So you’d like to get paid, Bradley Beal? Rumor out of Washington is that the Wizards’ 22-year-old shooting guard wants a max contract extension, but the Wizards aren’t biting just yet. Neither are wrong in what they want, but I tend to side with Washington on not being ready to hand out a max contract.
Jason Patt wrote on the topic recently, citing that it makes sense for the Wizards to wait on the contract extension because it saves around $6 million on the cap hit for Beal next summer, when Washington could be wooing Kevin Durant back to his hometown. This is completely reasonable, because it likely will take around $27 million in cap space to sign Durant, and the Wizards will want all the extra flexibility they can get.
So it’s clear that there’s motivation on the part of the Wizards to wait. The motivation on the part of Beal is pretty simple, too. He’s entering the fourth year of his cheap rookie deal, and he wants to be paid like a star after showing glimpses of his potential over the past few years. I think we can all relate to wanting more money if the performance calls for it.
But is Beal worthy of a max contract at this moment? Based on performance on the court thus far, no. Based on projected performance, yes. They say you should pay for future performance, not past performance, but the Wizards have the benefit of continuing to keep an eye on the situation to determine whether Beal really is going to be a breakout star or not.
I think it’s interesting that, after improving from his rookie season to his second year, Beal’s development remained somewhat flat last year. While many expected him to continue to rise to stardom, he played at pretty much the same level. His true shooting percentage was just 52.1 percent, which tied him with Mario Chalmers. He shot 40.9 percent on three pointers, but he only took 30 percent of his shots from outside (dang those long twos). For comparison, Derrick Rose took 32.5 percent of his shots from downtown.
For his career, Beal has shot 41.8 percent on corner threes, and that area has made up 32 percent of his total three-point attempts. He only put up 25.9 percent of his three-pointers from the corner last season and hit on just 35.8 percent of those, both of which were a career low.
For Beal to be successful, setting him up in the corners needs to be part of the game plan for the Wizards. That falls on head coach Randy Wittman to game plan, and for star point guard John Wall to help execute. Fortunately for the Wizards and Beal, Wall has a strong track record in setting up his players for the corner three-pointer, most notably Trevor Ariza when he was with the Wizards. From an article at Grantland after the 2013-14 season:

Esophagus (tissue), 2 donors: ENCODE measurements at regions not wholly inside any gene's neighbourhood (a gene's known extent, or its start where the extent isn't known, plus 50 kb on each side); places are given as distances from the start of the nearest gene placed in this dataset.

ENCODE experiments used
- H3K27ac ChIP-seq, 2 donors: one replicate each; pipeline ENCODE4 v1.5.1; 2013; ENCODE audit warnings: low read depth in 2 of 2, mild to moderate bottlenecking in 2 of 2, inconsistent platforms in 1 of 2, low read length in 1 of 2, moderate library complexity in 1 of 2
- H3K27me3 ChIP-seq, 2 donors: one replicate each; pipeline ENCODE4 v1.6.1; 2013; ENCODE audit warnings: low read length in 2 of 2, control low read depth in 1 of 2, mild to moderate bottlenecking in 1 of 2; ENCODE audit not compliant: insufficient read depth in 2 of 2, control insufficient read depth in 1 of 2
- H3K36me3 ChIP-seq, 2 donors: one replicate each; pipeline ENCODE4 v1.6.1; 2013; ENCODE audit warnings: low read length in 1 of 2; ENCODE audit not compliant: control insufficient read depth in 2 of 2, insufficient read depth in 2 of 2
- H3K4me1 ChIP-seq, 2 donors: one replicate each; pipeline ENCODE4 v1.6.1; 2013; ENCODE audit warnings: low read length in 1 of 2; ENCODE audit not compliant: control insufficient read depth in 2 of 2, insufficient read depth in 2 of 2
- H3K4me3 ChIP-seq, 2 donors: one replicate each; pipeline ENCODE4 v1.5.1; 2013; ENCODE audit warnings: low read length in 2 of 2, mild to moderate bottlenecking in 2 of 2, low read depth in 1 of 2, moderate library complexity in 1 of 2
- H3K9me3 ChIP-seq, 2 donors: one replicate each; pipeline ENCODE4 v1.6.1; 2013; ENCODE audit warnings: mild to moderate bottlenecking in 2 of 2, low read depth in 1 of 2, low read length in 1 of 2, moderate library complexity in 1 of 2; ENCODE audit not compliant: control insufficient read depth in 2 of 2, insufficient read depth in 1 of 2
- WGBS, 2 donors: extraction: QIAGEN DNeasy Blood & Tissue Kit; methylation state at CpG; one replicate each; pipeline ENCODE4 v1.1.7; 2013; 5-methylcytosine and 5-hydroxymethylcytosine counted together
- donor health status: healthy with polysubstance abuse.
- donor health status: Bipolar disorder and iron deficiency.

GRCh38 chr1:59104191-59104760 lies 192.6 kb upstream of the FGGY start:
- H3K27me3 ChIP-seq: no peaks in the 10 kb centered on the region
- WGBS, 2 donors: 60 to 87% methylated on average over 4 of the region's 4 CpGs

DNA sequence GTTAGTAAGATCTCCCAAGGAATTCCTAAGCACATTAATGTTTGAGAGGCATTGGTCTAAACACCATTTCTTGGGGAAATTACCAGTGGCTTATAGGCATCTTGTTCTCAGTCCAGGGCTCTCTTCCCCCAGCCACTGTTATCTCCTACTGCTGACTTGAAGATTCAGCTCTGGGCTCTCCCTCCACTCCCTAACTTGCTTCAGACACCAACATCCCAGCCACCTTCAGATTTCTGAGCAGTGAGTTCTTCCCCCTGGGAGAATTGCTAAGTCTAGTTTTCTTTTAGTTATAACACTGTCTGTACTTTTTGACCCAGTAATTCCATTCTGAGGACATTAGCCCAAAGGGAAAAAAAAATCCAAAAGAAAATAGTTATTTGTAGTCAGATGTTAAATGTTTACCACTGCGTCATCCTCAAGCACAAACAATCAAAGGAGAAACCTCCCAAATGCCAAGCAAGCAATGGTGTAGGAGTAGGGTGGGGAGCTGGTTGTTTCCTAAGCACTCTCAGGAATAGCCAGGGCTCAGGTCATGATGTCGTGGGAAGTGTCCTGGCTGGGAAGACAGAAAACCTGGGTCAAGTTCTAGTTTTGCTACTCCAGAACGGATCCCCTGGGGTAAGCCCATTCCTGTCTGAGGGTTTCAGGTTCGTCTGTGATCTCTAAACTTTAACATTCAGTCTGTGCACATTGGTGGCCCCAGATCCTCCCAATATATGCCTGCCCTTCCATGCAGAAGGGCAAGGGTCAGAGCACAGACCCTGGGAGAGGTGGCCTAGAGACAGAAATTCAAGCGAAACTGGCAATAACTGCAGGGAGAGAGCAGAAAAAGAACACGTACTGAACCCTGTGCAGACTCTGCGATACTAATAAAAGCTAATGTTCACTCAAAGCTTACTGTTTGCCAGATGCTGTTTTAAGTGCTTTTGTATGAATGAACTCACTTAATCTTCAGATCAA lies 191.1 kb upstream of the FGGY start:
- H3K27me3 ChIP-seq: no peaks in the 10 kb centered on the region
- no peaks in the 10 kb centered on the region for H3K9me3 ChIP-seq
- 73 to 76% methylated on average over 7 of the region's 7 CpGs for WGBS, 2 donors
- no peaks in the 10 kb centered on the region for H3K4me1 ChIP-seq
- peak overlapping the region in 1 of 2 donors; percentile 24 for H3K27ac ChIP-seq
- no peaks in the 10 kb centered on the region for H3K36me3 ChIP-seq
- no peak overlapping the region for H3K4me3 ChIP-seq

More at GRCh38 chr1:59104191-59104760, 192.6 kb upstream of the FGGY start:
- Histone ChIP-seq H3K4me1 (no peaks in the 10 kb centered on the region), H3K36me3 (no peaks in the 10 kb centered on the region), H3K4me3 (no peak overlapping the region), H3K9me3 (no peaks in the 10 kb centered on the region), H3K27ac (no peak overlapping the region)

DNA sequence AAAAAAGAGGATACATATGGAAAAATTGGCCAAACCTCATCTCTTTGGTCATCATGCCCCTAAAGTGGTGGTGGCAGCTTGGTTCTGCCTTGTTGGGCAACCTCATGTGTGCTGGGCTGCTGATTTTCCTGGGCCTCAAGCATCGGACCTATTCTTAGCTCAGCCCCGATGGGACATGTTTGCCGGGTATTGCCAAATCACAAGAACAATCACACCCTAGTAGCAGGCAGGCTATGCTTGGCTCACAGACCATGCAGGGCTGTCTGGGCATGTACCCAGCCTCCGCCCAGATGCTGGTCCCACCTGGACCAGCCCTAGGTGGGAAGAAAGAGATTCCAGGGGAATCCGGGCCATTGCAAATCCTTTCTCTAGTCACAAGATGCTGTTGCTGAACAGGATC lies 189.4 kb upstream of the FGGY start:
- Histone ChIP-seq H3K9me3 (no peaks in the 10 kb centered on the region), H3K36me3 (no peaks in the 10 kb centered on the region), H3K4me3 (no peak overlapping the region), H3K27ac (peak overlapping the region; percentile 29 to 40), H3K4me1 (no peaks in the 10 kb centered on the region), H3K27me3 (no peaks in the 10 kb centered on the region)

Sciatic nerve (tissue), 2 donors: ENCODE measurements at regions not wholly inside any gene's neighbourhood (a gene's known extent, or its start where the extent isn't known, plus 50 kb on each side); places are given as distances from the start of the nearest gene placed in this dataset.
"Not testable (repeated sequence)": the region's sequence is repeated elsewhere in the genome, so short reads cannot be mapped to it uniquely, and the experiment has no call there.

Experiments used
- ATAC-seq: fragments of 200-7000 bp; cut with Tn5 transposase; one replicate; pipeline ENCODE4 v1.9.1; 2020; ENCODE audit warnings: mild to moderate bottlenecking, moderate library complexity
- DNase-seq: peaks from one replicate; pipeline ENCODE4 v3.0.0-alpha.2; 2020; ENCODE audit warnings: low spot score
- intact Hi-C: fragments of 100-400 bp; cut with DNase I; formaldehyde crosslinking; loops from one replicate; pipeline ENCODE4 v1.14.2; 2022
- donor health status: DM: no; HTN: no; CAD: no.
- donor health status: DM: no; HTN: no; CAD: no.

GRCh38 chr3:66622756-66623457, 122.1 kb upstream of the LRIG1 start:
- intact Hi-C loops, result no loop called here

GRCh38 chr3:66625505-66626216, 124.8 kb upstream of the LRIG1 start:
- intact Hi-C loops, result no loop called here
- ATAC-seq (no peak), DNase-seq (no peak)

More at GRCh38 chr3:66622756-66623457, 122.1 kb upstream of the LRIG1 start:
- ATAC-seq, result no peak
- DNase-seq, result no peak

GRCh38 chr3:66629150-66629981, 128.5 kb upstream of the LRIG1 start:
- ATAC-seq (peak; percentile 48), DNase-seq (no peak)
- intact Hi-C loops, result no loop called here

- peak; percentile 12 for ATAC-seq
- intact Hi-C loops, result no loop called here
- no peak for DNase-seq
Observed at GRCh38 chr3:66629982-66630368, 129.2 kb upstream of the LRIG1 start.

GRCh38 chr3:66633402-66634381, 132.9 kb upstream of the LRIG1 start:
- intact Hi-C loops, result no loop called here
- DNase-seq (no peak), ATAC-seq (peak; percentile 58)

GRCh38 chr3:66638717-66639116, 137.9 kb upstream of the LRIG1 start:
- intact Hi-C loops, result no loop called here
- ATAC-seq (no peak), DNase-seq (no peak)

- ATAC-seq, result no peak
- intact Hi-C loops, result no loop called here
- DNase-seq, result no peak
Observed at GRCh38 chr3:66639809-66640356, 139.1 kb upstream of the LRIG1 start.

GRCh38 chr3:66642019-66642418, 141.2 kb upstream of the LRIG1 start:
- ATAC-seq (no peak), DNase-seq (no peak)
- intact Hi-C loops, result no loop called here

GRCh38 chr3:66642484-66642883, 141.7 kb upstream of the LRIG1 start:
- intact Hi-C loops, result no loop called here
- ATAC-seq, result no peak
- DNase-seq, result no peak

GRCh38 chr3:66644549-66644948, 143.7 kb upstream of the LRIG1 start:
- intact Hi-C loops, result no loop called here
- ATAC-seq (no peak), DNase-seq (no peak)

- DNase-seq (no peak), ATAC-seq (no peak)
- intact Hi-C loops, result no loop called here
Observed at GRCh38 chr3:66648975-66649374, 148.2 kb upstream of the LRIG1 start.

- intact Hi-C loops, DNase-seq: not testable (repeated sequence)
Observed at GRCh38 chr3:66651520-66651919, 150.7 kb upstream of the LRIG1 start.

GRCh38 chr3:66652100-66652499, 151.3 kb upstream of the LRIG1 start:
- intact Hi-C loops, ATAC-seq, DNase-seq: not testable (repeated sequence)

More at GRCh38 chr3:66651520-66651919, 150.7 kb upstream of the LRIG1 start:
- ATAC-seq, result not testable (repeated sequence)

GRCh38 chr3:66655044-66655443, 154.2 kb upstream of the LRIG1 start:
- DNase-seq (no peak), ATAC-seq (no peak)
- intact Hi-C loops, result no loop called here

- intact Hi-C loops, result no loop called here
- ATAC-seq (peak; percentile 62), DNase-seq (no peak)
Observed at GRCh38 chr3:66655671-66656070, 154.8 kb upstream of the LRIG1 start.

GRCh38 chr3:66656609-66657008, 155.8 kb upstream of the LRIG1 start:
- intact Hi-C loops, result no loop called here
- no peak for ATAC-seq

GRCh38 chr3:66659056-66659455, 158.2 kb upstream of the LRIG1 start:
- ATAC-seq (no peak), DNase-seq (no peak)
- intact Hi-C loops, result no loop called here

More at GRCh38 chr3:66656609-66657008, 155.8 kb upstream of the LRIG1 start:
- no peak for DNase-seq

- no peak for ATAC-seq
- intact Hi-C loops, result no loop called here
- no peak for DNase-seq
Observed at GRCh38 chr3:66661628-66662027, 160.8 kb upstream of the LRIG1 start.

“Corner 3s have a tendency to be among the most passive shooting plays on the court. Make no mistake, it’s clearly important that Ariza is able to find open spots and knock down open shots, but it’s also important to note that Wall is more often than not the begetter of those points.
Wall not only has assisted on the most corner 3s this season, but also leads the league in overall 3-point assists. His passes have led to 243 total 3-pointers, and 109 of those have been in the corners. Although his favorite partner in crime in the corners has been Ariza, Bradley Beal and Martell Webster are also very common collaborators. In fact, Wall is involved with three of the top six corner 3 partnerships in the league this year.”
If Wall can consistently help Beal get up uncontested threes from the corner, his scoring and efficiency will go up. It’s an imperfect comparison, but Klay Thompson of the Warriors actually did something of a reverse from what I’m proposing for the Wizards and Beal to initiate his rise to stardom. Thompson took less three-pointers from the corner this last season and operated with the ball in his hands more frequently, leading to more shots from the top of the arc. His percentage of two-pointers that were assisted dropped by nearly seven percent and assisted three-pointers by nearly four percent.
The two are different players, though, and regardless of how it happens one thing is for certain: Bradley Beal needs to finally stay healthy and have a breakout season this year. I don’t think it’d stop him from getting a massive payday if he doesn’t, but it may cast some doubt about what his ceiling is. In that case, Washington may not look as appealing to Durant. And if Durant doesn’t come, the Wizards will really need Beal to blossom into a star, so him not stepping up would be a bummer.
Beal has the physical tools, has a great distributor in Wall and has the opportunity to earn his max contract. The only question is will he?